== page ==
In what must have been a real punch in the gut for Microsoft, Bungie then got the chance to talk dearly about upcoming Destiny and their plans for Playstation 4. Not only did they show a juicy piece of gameplay, they also told us that the Playstation 4 version of the game will get some exclusive material.
A somewhat paranoid man (by the way Sony, where were the women at?) then got on stage and told us that there are 23 million billion surveillance cameras per UK citizen - or something like that. After this doomsday scenario Sucker Punch's new game apperaed in trailer form, and a dystopia with the aforementioned cameras was shown. The game turned out to be Infamous: Second Son. It looked promising, since the previous games have been good. More gameplay would of course have been nice to see.
Jonathan Blow, creator of the brilliant Braid and one of my personal heroes, then revealed himself in all his bald glory. Blow was there to talk about his upcoming The Witness, a puzzler Mr. Blow has been working on for half an eternity. "No filler" were some of the key words and we can presumably expect a short but sweet game when The Witness arrives. In the trailer we got to see a colorful world full of puzzles, and our thoughts wandered both to the classic Myst and, to some extent, Braid. For the first time during the presentation, I noticed I was smiling, and this game will hopefully be very atmospheric and challenging indeed. The Witness will be released for the Playstation 4 before other consoles, Blow concluded.
Another big name followed: David Cage of Quantic Dream, who with his moderately thick French accent began talking about polygons in the studio's previous games Fahrenheit and Heavy Rain. Boring, was my first thought. I mean, polygons? A subject only german gaming journalists can be interested in (sorry about that, Gamereactor Germany...) But when an extremely high resolution digital face appeared, running on a Playstation 4, it became more interesting. The feelings one could discern in this digitally produced face felt real, and it will be interesting to see how this can be used in games to come.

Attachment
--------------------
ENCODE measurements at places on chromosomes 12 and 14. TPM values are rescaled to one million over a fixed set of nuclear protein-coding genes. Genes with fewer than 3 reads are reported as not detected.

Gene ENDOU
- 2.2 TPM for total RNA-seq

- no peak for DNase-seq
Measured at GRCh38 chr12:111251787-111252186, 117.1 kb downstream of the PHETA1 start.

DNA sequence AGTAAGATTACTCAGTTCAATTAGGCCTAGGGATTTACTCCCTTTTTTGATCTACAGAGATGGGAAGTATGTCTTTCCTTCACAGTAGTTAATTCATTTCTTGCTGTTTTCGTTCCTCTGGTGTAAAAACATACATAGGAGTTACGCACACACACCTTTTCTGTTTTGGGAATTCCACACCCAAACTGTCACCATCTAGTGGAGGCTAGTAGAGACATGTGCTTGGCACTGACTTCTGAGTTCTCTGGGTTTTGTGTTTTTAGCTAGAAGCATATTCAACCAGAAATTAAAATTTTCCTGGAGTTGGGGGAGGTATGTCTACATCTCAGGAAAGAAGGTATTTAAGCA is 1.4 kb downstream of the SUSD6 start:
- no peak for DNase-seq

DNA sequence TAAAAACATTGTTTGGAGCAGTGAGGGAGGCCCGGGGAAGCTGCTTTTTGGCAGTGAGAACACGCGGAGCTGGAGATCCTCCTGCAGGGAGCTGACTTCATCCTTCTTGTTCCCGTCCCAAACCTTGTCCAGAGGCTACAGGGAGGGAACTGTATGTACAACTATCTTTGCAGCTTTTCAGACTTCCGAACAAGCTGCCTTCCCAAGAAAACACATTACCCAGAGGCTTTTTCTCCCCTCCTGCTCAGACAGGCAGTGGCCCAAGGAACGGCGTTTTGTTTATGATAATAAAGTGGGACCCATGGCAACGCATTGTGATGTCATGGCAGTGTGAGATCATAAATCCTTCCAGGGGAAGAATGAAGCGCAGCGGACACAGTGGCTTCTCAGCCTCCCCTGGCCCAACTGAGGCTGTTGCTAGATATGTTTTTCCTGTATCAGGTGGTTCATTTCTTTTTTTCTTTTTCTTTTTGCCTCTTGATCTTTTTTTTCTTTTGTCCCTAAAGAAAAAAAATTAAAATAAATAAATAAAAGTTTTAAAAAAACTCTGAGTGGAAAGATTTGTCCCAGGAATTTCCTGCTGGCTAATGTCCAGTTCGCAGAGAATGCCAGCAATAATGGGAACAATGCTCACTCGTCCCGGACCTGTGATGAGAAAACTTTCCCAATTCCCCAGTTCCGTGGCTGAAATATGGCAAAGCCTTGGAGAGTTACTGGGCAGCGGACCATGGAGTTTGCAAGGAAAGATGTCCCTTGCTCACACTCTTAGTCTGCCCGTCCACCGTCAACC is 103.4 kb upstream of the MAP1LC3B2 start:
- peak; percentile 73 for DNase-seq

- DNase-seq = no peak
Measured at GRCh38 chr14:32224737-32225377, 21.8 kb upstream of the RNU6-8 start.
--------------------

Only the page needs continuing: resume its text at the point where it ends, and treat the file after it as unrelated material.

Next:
Speaking of graphics, Media Molecule then explained their disgust for "polygons tyranny" in the presentation of their next project. The almost-forgotten Move controller is going to be paired with the Playstation 4, and apparently we are to become 3D sculptors. In a trailer, a pink electric guitar was surrounded by a group of people, each with a Move controller in their hand, which in turn controlled a clay figure. The scene evolved into a full clayman band blasting out a rocker. Some enthusiasm, but also uncertainty, spread across the crowd. Would this be a full game or just a tool? A Minecraft copy, perhaps? Later, however, it was confirmed that this was a tech demo.
Then it was time for Capcom who extensively talked about how they've been using Sony's previous consoles over the years, which caused people to (silently) scream "show what you're doing with the PS4, gosh darn it!" The code name for a new engine, Panta Rhei, was presented, followed by a game that will use it. Deep Down, as it was called, seems to be a really neat fantasy game and in its gameplay trailer, we witnessed an intense fight against a fire-breathing dragon.
Shinji Hashimoto from Square Enix then jumped up on stage and with him was a cinematic demo made with Luminous Studio. He showed us the trailer we saw at last year's E3, with a feather-dressed, dark-haired girl being chased by doped up wolves. Nice but old stuff, which was a bit of a disappointment. Final Fantasy big shot Shinji Hashimoto took over and RPG fans in the room began to raise eyebrows. There will be info about a new Final Fantasy title at E3 this year, it seems.
Then we got served more information about the upcoming Watch Dogs, which was shown in playable form. A simple walk through a few blocks in the game's city proved to contain much for the main character, who hacked a businessman's bank account just by going near him. After, a female victim of a knife threat was rescued and a chase sequence with the perpetrator began. One refreshing jog and a blown up electrical cabinet later, the villain was caught. The main character then got chased himself, which culminated with an escape on a hacked train. Watch Dogs looks really entertaining and was one of the games that generated the strongest applause during the evening.
Chris Metzen from Blizzard then wandered up to the tunes of some Warcraft-like music and told us that the studio has joined forces with Sony to ... take over the world. Apparently. Diablo 3 will be released for the Playstation 4, we then learned and the console version is going to be easy to control (easier than with a mouse and keyboard? Probably not.) and Metzen also promised co-op for four players.
Showtime over. Sony rounded off the evening, and the one thing we all hoped for did not occur - there was no Playstation 4 rolled out on stage to bombastic music, smoke and light effects. The enormous screen promised a release date though - "Holiday 2013". If this will be a worldwide premiere remains to be seen. All in all, this glimpse of the future felt exciting, and now it's time for Microsoft, and to some extent Nintendo, to concoct a convincing response.